• August 1, 2012
  • By Leonard Klie, Editor, CRM magazine and SmartCustomerService.com

CRM Comes to Campus at a Frantic Pace

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Prompted by increased competition, colleges, universities, and business schools are looking to manage relationships with key constituent groups, such as prospective and matriculated students, alumni, and businesses, more effectively.

Recognizing the value of developing deeper relationships with prospective students, admissions offices were early adopters of CRM technology. Then alumni affairs and advancement offices took to CRM systems to strengthen relationships with alumni and donors. But CRM systems were still very limited on most campuses.

Today, many institutions have finally started moving forward with CRM implementations, either for the first time or to expand existing installations beyond the admissions and advancement offices to include areas such as student retention and external relations.

"There's lots of interest, lots of buying, and lots of RFPs flying out the doors to buy CRM systems," says Tim Copeland, CEO of DemandEngine, an enrollment, CRM, and marketing consulting services company helping colleges and universities plan and execute marketing strategies and nurture student relationships. "There's a buying frenzy going on right now" in the higher education segment.

James Wong, CEO of Avidian Technologies, a CRM systems vendor that counts many colleges and universities among its clients, agrees. "Schools are waking up and realizing that they can't wait for their IT departments to come in and manage their lists for donors," he says. "It's very early in the adoption phase, but these schools are just starting to see that they can do things on their own. These early adopters understand that they need to manage the donation and grants proposals processes like a sales process."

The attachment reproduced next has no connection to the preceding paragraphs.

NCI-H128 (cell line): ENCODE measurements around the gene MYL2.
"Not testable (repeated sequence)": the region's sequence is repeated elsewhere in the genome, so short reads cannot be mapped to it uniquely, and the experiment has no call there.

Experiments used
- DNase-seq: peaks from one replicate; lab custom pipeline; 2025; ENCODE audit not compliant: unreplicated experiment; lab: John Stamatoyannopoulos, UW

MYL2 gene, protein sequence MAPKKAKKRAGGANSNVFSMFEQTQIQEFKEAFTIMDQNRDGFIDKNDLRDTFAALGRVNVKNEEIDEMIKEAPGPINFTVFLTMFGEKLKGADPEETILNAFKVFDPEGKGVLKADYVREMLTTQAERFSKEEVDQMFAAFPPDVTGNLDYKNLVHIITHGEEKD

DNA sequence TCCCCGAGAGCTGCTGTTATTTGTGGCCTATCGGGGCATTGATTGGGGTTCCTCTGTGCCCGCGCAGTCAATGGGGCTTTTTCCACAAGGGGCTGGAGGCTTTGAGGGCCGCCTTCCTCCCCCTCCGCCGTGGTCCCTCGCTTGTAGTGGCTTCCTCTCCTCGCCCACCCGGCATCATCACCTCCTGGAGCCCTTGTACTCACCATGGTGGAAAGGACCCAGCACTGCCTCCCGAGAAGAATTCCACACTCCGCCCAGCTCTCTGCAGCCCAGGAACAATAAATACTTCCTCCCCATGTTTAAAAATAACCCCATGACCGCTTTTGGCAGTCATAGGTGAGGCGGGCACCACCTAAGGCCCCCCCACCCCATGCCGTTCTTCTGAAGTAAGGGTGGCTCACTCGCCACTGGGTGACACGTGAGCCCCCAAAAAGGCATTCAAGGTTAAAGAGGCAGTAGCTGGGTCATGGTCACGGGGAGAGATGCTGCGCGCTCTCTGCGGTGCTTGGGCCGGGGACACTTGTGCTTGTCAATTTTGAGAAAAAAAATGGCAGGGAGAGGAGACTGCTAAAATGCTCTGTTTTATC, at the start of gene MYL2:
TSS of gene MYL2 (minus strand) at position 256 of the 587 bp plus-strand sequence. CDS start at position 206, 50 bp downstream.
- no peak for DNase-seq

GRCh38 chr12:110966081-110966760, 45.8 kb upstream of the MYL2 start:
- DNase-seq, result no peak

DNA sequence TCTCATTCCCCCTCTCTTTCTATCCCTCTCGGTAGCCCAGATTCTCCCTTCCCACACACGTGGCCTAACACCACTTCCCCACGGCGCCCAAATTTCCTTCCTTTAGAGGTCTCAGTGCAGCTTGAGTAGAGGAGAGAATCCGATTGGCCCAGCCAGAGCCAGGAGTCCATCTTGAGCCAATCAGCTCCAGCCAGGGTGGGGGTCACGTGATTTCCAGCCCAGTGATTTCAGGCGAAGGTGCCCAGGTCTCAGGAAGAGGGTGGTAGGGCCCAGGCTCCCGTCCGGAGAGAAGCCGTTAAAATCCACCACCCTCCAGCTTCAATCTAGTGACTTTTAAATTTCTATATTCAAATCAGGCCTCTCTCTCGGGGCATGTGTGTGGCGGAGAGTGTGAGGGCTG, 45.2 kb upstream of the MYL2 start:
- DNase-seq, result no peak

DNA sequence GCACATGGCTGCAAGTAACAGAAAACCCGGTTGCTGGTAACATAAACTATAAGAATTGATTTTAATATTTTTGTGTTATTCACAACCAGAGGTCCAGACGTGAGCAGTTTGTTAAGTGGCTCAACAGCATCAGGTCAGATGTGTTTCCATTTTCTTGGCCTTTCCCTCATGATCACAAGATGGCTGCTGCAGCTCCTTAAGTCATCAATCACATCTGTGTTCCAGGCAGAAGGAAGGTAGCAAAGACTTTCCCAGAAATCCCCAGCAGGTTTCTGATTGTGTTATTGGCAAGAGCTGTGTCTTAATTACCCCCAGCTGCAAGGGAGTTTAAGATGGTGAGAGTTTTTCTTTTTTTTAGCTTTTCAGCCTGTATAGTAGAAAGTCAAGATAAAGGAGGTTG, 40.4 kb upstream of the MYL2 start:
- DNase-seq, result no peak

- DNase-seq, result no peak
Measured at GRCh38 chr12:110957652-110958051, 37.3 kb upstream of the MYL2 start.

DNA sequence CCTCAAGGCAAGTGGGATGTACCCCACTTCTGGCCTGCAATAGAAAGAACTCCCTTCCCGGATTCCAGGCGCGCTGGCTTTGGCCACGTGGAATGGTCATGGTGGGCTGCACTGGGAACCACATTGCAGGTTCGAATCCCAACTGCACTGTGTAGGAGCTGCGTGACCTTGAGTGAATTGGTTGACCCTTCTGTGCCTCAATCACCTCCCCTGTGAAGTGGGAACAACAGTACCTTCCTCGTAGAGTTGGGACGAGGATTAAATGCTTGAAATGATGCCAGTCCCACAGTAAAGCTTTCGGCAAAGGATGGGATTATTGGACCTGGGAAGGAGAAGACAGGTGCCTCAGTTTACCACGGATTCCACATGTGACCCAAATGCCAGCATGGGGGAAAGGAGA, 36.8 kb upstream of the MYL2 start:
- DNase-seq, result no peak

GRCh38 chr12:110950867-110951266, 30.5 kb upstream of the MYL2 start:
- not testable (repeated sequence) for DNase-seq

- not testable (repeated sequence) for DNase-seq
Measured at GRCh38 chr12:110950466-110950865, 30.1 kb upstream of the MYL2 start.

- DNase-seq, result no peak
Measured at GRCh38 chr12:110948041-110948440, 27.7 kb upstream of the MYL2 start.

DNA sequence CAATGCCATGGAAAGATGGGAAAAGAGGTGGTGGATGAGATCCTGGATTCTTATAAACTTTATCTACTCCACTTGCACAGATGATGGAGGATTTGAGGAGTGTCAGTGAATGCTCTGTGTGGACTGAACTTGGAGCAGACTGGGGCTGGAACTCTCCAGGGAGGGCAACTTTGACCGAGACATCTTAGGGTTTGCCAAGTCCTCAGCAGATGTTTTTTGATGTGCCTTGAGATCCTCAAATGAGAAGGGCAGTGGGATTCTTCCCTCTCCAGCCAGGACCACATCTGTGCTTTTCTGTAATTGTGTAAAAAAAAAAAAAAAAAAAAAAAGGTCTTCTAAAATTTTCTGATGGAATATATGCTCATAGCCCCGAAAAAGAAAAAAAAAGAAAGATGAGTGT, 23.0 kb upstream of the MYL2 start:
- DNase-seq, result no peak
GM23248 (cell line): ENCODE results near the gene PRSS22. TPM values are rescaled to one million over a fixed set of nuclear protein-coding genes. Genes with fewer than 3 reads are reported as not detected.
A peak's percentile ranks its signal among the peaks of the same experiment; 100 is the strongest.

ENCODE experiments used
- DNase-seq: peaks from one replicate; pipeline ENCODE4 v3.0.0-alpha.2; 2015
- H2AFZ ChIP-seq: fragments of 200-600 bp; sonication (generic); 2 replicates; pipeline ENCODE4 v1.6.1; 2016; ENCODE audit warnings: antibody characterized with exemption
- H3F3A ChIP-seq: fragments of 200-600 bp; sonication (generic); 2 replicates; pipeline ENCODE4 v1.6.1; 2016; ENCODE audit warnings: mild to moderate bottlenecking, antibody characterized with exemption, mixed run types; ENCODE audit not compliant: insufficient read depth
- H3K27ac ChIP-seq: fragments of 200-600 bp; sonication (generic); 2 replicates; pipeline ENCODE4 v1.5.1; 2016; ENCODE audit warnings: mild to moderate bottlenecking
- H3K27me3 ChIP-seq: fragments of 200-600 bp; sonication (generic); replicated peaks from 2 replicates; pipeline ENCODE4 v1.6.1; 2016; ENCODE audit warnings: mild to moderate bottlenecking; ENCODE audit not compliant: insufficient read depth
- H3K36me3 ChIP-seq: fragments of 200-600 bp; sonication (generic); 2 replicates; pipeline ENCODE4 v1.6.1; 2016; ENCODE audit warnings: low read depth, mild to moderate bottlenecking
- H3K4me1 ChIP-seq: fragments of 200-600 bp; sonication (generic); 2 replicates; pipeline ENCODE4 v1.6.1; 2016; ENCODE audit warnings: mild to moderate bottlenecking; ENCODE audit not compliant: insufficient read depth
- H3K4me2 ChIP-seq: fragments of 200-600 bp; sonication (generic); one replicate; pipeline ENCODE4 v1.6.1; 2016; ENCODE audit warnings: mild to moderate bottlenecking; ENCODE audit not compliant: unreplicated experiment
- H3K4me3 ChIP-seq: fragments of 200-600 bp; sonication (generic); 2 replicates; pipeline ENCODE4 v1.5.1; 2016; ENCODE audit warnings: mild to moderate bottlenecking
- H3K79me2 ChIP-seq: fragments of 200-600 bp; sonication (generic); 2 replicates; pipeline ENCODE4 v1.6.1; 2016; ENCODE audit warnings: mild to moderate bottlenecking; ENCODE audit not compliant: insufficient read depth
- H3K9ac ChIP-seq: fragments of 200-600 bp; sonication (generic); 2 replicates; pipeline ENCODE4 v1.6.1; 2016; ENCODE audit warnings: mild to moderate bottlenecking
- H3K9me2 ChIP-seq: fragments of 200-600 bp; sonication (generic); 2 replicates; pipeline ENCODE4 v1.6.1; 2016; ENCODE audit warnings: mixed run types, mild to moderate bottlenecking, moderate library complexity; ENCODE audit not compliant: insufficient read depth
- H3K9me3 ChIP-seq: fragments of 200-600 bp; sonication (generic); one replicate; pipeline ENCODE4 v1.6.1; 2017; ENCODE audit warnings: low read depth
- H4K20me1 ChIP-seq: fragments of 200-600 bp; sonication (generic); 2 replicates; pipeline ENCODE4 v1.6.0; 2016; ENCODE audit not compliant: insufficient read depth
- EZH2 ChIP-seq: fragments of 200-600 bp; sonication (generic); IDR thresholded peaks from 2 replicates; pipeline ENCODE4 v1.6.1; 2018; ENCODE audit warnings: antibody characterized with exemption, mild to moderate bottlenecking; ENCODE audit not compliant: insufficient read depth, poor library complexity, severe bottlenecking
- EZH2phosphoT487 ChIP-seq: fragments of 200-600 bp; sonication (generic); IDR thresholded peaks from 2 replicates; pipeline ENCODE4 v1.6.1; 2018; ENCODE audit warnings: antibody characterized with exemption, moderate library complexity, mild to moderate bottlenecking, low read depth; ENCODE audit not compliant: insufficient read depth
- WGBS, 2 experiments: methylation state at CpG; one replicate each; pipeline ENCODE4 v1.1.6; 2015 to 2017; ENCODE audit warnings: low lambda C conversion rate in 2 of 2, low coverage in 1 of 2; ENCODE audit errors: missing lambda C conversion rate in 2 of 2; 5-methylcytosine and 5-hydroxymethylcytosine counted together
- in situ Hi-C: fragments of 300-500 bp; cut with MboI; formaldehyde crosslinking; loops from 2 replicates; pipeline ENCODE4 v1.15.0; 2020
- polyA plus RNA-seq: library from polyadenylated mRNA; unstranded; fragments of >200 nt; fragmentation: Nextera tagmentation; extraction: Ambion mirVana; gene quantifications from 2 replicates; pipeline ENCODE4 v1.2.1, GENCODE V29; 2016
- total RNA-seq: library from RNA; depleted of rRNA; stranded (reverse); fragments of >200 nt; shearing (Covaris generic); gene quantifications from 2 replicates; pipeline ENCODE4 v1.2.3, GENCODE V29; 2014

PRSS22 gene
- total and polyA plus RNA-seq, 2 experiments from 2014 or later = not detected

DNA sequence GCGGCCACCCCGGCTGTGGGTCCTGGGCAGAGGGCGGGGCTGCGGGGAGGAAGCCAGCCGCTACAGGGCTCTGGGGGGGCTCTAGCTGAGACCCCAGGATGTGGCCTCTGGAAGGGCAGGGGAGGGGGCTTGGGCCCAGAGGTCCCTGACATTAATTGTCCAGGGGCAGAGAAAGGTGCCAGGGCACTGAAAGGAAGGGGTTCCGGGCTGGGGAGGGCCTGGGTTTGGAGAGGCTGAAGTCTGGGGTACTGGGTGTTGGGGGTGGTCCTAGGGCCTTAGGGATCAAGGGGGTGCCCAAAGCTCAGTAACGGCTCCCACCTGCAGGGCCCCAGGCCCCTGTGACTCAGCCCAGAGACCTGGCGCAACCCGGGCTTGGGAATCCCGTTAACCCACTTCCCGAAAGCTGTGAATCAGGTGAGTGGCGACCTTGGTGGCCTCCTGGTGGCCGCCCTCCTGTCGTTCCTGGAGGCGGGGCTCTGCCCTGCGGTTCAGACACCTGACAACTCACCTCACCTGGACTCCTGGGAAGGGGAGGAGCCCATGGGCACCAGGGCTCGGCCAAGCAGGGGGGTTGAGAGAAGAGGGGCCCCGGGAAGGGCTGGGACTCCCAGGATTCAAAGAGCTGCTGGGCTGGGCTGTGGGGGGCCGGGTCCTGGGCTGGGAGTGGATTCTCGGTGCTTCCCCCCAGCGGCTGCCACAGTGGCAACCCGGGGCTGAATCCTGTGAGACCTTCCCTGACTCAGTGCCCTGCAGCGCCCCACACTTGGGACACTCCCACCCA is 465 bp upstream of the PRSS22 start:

And while many implementations today are still tied to marketing automation and email campaigns for undergraduate student recruitment, "we're starting to see interest as well in applying CRM to current students for retention efforts," Copeland says.

But for higher education to fully realize the benefits of CRM systems, schools will need to start tearing down the silos that still exist between departments, Copeland states.

Further complicating things, many higher-education CRM projects often devolve into simple email communication automation rather than business initiatives that improve the student experience across recruitment, marketing, and service functions, he maintains.

"Higher education right now is making a lot of the same mistakes that the corporate world made in the early days of CRM," Copeland says. "A lot of these [CRM] systems are getting lumped on top of other systems, and these systems are not pulling data from other departments, like financial aid or the registrar. A lot of these systems are not integrated…just yet.

"If you look at where companies are today, they're looking for a more holistic approach. That's where it has to head in higher education," he continues.

But such a change will not occur overnight. Schools today face challenges with people, organizational structures, and processes. "The problem is getting people on campus to see beyond their one function to the whole life cycle of the student, from enrollment to graduation and beyond," Copeland states. "It's hard for people to see beyond the four walls of their individual departments."

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